I had an abortion.

I had an abortion.

I’m not going to tell you how old I was when I had it.

I’m not going to tell you what the circumstances around the pregnancy were.

I’m not going to tell you whether birth control was used or not.

I’m not going to tell you whether it was a wanted or an unwanted pregnancy.

I’m not going to tell you how far along the pregnancy was.

I’m not going to tell you whether there was a genetic abnormality, or whether my life was endangered by the pregnancy.

I’m not going to tell you any of those things because I think answering those questions, creating the situation from which my experience unfolds offers someone, everyone, anyone, the chance to say, “She deserved to access abortion,” or “How dare she get pregnant and have an abortion,” or find some pity in┬átheir heart for whatever piece of my situation offers them the opportunity to justify their judgment, or their sense of false safety.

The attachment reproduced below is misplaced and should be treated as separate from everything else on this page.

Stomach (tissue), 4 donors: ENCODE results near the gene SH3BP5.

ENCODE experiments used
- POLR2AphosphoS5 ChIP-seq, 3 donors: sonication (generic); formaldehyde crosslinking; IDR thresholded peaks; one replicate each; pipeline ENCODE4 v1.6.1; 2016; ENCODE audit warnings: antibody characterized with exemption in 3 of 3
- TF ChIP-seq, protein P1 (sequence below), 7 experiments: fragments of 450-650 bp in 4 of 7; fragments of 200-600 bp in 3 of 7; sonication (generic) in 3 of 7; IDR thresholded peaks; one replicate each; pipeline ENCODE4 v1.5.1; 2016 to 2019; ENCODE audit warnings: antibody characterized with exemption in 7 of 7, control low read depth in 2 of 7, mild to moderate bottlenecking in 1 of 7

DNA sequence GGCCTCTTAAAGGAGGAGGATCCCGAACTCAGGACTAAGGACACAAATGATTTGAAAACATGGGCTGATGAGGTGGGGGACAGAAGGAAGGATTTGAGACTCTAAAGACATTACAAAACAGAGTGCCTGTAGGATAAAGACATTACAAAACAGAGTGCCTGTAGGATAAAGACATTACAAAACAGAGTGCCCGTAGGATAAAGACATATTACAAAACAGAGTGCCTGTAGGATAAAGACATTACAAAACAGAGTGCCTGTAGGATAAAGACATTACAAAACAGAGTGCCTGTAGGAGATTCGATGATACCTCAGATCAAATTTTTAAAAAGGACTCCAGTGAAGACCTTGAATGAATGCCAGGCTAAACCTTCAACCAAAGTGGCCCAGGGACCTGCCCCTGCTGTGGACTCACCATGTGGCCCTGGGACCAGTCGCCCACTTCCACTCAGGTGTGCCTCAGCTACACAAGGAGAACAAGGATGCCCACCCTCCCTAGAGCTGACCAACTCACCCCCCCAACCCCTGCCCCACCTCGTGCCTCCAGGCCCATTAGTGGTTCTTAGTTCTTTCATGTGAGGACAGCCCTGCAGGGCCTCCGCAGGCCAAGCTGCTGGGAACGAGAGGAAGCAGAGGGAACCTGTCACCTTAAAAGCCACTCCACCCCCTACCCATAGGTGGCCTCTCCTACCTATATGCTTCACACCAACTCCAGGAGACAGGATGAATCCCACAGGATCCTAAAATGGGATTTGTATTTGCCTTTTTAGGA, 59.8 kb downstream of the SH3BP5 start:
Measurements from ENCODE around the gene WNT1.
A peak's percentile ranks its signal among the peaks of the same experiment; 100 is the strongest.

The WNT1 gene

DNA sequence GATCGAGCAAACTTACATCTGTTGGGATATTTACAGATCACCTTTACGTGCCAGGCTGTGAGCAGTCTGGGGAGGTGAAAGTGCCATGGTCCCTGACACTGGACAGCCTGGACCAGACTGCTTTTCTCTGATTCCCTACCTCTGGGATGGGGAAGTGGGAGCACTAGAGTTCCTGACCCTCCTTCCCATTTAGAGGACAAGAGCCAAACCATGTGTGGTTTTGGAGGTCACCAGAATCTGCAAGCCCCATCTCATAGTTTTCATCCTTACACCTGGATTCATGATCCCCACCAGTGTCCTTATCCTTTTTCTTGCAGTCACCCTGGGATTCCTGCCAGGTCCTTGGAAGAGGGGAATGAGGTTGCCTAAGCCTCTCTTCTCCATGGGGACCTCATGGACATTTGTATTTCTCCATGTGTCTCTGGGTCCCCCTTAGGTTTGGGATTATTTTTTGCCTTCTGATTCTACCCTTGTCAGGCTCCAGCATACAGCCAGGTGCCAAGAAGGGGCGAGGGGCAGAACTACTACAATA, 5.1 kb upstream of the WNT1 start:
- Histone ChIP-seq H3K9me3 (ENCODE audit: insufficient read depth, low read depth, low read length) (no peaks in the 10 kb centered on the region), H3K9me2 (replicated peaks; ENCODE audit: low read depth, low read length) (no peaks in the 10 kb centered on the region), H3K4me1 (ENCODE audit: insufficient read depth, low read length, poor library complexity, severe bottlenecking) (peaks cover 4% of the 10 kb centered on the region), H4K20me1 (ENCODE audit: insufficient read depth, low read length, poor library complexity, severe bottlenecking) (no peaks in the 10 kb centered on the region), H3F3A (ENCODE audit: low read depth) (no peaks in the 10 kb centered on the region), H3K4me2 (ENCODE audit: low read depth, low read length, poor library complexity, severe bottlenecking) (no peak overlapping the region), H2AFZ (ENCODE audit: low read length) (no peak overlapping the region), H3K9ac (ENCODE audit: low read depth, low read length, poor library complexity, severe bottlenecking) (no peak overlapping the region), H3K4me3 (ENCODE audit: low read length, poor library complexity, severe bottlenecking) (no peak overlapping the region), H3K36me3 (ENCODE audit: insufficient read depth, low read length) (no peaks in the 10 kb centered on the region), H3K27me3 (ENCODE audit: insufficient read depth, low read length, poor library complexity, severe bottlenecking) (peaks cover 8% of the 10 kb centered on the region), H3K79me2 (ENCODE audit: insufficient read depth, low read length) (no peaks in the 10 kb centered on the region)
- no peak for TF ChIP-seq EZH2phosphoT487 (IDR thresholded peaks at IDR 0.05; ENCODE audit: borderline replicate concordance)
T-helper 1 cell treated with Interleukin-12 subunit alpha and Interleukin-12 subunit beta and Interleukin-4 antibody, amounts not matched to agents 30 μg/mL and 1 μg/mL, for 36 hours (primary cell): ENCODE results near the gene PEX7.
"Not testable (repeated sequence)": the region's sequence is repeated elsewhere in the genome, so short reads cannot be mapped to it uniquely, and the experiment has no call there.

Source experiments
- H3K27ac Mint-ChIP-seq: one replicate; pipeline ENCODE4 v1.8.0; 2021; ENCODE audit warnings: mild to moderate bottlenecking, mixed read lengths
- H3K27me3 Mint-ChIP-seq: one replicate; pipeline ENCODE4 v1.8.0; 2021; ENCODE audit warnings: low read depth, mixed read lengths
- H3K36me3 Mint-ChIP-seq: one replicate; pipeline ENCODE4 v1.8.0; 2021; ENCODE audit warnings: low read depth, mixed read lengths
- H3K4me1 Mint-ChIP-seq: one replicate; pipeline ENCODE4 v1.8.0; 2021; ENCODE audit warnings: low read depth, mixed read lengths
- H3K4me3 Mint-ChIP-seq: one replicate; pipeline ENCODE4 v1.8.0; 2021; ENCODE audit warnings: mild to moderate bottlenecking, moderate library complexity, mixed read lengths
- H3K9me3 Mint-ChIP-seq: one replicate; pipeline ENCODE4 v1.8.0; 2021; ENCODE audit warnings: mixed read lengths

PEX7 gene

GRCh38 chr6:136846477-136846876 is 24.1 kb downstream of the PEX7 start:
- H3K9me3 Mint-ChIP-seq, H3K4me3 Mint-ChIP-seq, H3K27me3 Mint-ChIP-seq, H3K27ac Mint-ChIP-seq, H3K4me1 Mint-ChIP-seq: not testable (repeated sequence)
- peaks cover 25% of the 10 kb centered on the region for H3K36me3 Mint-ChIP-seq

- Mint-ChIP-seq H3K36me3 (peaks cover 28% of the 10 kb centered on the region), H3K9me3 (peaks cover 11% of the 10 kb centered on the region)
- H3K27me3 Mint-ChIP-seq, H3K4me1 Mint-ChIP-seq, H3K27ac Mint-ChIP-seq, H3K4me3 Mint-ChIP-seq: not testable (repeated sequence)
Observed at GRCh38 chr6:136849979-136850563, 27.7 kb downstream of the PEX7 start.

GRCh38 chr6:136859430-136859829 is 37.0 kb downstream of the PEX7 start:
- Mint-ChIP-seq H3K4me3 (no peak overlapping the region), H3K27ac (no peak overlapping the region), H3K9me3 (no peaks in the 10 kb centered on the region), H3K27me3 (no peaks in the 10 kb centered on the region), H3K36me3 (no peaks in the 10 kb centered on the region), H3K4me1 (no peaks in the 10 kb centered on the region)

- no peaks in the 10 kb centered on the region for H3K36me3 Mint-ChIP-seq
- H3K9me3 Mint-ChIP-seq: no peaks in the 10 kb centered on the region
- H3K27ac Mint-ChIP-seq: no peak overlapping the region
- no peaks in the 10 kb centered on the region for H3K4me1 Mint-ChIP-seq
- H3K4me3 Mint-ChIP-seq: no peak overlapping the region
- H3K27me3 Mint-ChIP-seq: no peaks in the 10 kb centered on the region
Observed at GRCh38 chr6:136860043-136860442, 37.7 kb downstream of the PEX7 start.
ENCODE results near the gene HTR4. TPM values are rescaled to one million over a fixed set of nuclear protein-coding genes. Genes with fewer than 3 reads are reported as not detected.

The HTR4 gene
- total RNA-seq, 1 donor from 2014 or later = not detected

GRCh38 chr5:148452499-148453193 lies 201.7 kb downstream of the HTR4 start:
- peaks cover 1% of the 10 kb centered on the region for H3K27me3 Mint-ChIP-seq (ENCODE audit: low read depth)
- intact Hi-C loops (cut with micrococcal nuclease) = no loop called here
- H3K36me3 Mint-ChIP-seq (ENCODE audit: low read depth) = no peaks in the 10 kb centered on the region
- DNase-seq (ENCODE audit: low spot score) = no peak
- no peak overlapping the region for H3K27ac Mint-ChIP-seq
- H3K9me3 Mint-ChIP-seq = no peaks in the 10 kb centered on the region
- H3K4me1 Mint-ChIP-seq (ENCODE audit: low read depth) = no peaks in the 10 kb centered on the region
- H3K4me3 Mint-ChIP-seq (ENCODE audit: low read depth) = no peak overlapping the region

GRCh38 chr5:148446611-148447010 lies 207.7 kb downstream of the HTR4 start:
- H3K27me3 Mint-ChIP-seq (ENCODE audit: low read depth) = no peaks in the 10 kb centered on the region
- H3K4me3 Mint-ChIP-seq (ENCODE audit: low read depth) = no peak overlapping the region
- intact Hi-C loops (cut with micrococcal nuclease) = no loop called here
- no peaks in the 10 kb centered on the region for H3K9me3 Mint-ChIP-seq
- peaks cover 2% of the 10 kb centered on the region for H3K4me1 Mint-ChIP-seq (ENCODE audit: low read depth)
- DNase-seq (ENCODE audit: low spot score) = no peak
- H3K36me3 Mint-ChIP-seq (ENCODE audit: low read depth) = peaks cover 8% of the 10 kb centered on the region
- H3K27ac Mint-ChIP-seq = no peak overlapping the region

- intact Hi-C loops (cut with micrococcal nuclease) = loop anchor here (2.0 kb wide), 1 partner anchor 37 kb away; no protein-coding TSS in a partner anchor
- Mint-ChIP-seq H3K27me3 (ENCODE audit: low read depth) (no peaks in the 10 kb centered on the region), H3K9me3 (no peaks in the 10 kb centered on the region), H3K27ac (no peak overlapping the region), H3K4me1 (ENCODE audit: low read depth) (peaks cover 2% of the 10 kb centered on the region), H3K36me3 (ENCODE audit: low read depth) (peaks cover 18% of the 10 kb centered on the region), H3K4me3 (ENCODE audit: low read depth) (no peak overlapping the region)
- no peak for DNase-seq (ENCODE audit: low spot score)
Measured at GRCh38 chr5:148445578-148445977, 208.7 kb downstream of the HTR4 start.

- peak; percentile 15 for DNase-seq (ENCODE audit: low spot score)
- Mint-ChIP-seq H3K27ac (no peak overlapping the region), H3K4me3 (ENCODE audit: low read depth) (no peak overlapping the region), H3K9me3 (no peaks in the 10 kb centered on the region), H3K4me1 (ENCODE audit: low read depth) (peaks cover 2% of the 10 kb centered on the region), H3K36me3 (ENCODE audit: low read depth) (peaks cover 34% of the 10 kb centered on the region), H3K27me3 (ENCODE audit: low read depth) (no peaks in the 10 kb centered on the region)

When I was in high school (so many years ago) we had a speaker come to talk with us about HIV and AIDS. He told us about what living with AIDS was like. What it was like to defecate in his bed at 3am and be unable to move by himself and having to call for his parents to come clean him. To live with the stares that people gave him when they saw the sores on his arms. To be asked, over and over and over, “Well, how did you contract the disease?” He said it was a question he never answered. Because the answer would muddy his message with pity or feelings of false safety. How he contracted the disease was irrelevant to the fact that he had it.

This is how I feel about my abortion. None of the, “How did it happen?” matters. It’s irrelevant.